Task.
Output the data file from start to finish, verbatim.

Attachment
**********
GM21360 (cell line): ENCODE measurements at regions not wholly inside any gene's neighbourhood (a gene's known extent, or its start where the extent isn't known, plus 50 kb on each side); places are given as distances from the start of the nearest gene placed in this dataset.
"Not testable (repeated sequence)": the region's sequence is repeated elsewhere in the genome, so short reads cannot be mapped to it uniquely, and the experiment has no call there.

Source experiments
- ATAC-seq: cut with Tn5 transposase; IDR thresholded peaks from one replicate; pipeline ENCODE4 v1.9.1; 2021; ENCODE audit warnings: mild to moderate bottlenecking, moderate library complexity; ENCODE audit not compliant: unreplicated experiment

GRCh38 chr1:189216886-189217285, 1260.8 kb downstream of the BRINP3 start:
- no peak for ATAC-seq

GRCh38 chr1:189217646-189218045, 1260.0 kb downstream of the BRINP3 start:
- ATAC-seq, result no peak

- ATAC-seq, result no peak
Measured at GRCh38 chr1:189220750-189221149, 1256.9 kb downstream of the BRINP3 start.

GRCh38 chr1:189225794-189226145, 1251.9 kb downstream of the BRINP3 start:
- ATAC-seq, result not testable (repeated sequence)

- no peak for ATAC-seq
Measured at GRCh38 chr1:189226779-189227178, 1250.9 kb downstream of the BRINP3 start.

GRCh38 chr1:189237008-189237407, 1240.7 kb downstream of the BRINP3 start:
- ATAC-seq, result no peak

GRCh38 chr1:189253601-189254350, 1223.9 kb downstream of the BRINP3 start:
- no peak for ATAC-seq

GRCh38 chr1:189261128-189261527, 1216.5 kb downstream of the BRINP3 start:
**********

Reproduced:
GM21360 (cell line): ENCODE measurements at regions not wholly inside any gene's neighbourhood (a gene's known extent, or its start where the extent isn't known, plus 50 kb on each side); places are given as distances from the start of the nearest gene placed in this dataset.
"Not testable (repeated sequence)": the region's sequence is repeated elsewhere in the genome, so short reads cannot be mapped to it uniquely, and the experiment has no call there.

Source experiments
- ATAC-seq: cut with Tn5 transposase; IDR thresholded peaks from one replicate; pipeline ENCODE4 v1.9.1; 2021; ENCODE audit warnings: mild to moderate bottlenecking, moderate library complexity; ENCODE audit not compliant: unreplicated experiment

GRCh38 chr1:189216886-189217285, 1260.8 kb downstream of the BRINP3 start:
- no peak for ATAC-seq

GRCh38 chr1:189217646-189218045, 1260.0 kb downstream of the BRINP3 start:
- ATAC-seq, result no peak

- ATAC-seq, result no peak
Measured at GRCh38 chr1:189220750-189221149, 1256.9 kb downstream of the BRINP3 start.

GRCh38 chr1:189225794-189226145, 1251.9 kb downstream of the BRINP3 start:
- ATAC-seq, result not testable (repeated sequence)

- no peak for ATAC-seq
Measured at GRCh38 chr1:189226779-189227178, 1250.9 kb downstream of the BRINP3 start.

GRCh38 chr1:189237008-189237407, 1240.7 kb downstream of the BRINP3 start:
- ATAC-seq, result no peak

GRCh38 chr1:189253601-189254350, 1223.9 kb downstream of the BRINP3 start:
- no peak for ATAC-seq

GRCh38 chr1:189261128-189261527, 1216.5 kb downstream of the BRINP3 start: